• RTTY is the oldest of the digital modes used by hams, if you exclude CW, which really is also a digital mode. RTTY is used to send and receive text. The code used in RTTY was developed to be generated and decoded by a machine. In the old days (the days of Telex machines), these were mechanical machines that generated and decoded the Baudot code, which is the original teleprinting code invented in 1870! Each character typed on the machine keyboard is converted to a 5 bit code, preceded by a start bit and followed by a stop bit. With 5 bits one can, however, only obtain 32 possible combinations (25 = 2x2x2x2x2). As we have 26 letters (in RTTY only uppercase letters are available) plus 10 figures and a number of signs, the Baudot code has given 2 different significations for each 5 bit code, which depend on the state the RTTY machine is in. These states are the so-called LETTERS and FIGURES states. If the machine is sending letters, and needs to send figures, it will first send a 5 bit code corresponding to FIGURES. This code will set the machine (or software) in the FIGURES state. If this code is not received, the following figures will be printed as (the equivalent code) letters. This is a frequently occurring error that all RTTY operators are well acquainted with, e.g. while receiving the RST report (599 is received as TOO). Nowadays, RTTY is almost exclusively generated using a PC with sound card, using dedicated software.

RTTY code

  • On the amateur bands the Baudot code is transmitted by FSK (Frequency Shift Keying). The transmitter carrier is shifted 170 Hz between on and off (called mark and space in RTTY). In the early days of RTTY the shift was 850 Hz. The Baudot code does not contain any error correcting mechanism. The standard speed used on the amateur bands is 45 Baud. Using a 170 Hz shift, the –6dB bandwidth of the FSK signal is approximately 250 Hz.

  • As RTTY is simply the shifting of a (constant) carrier, the duty cycle of the transmitted signal is 100% (versus approximately 50% in CW and 30 to 60 % in SSB depending on the degree of speech processing). This means that we shall never push a 100 W transmitter (100 W in SSB or CW) over 50 W output in RTTY (for transmissions lasting longer than a few seconds).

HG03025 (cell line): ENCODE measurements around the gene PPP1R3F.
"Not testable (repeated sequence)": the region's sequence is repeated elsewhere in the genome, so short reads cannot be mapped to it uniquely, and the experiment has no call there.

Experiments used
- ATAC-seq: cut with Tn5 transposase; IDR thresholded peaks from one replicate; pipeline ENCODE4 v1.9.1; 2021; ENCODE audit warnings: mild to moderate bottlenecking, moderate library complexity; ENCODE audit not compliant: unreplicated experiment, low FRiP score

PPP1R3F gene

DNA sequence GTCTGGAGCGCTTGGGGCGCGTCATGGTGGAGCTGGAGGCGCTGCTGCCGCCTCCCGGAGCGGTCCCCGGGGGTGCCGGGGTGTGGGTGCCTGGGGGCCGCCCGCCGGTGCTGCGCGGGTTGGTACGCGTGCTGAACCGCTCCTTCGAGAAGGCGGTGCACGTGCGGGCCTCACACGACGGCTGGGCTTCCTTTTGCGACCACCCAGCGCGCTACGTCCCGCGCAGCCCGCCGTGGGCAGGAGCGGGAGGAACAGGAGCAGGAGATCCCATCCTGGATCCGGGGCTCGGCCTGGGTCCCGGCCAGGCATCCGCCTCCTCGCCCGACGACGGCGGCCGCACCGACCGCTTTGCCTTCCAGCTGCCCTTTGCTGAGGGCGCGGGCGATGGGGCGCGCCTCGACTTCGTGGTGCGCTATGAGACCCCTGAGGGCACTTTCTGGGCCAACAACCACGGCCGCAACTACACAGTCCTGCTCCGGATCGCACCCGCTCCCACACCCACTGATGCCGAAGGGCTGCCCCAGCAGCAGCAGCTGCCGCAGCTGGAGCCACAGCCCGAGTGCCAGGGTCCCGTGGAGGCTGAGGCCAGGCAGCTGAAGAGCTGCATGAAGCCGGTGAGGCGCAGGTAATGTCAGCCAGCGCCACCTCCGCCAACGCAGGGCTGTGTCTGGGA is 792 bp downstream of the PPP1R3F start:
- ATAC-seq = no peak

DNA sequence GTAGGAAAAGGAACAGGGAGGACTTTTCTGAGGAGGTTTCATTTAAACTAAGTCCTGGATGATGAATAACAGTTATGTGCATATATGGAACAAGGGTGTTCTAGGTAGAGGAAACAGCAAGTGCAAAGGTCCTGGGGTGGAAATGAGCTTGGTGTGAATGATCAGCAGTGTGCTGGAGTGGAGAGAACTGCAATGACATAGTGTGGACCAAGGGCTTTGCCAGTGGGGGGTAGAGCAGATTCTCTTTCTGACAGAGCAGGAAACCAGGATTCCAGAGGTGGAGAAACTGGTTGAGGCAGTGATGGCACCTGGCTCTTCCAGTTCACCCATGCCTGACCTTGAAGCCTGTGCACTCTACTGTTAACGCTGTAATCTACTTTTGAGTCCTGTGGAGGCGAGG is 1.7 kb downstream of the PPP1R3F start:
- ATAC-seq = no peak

# RTTY frequencies

Before 2005, IARU subdivided the various ham bands by modes (phone band, CW band, RTTY band etc.). As the Band Plan since 2005 is based on transmitted signal bandwidth rather than mode, the Band Plan can be quite confusing for newcomers and old timers alike.

We therefore have listed the range of frequencies which are most frequently used for each mode. These frequencies may be slightly different from what you find in the IARU Band Plan in as far as we can compare modes with bandwidth, which is not always obvious. The table below is not meant to replace the IARU

Band Frequency (kHz)
160m 1 838 – 1 840
80m 3 580 – 3 600
40m 7 035 – 7 043
30m 10 140 – 10 150
20m 14 080 – 14 099
17m 18 095 – 18 105
15m 21 080 – 21 110
12m 24 915 – 24 929
10m 28 080 – 28 150

Very little RTTY on 160m. Stay with the entire signal in this window. USA: 1800 – 1810 kHz (not allowed in Europe) Japan: 3525 kHz

# Specific operational procedures

  • All standard phone and CW procedures apply.
  • RTTY is extremely sensitive to QRM (all kinds of interferences). Pileups must be run in the split frequency mode (see § III.1).
  • The Q codes were originally developed for use in CW. Later, hams started using a number of these codes in phone, where they have been widely accepted. One can of course also use these Q codes in the newer digital modes such as RTTY and PSK (See § II.10.2) rather than to develop another set of codes of their own, which would inevitably lead to confusion.
  • In the digital modes all computer programs provide the facility to create files with short pre packaged standard messages that can be used in a QSO. An example is the so-called brag tape that sends endless information about your station and your PC. Please do not send all these details unless your correspondent asks for it. A brief TX 100 W, and dipole will be sufficient in most cases. Just give information your correspondent could be interested in. Don’t end your QSO by sending the time, the number of the QSO in your log etc. This is worthless information. Your correspondent also has a clock and he does not care how many QSOs you have already made. Respect your correspondent’s choice, and don’t force him/here to read all that garbage.

# Nominal transmit frequency on RTTY

  • Two definitions were made long time ago:
    • The frequency of the mark signal determines the nominal frequency of an RTTY signal.
    • The mark signal must always be transmitted on the highest frequency.
  • If we listen to an RTTY signal, how can we tell which of the 2 tones is the mark signal? If you receive the signal on USB (upper sideband), the mark signal is the signal that has the higher audio tone. In LSB it is, obviously, the other way around.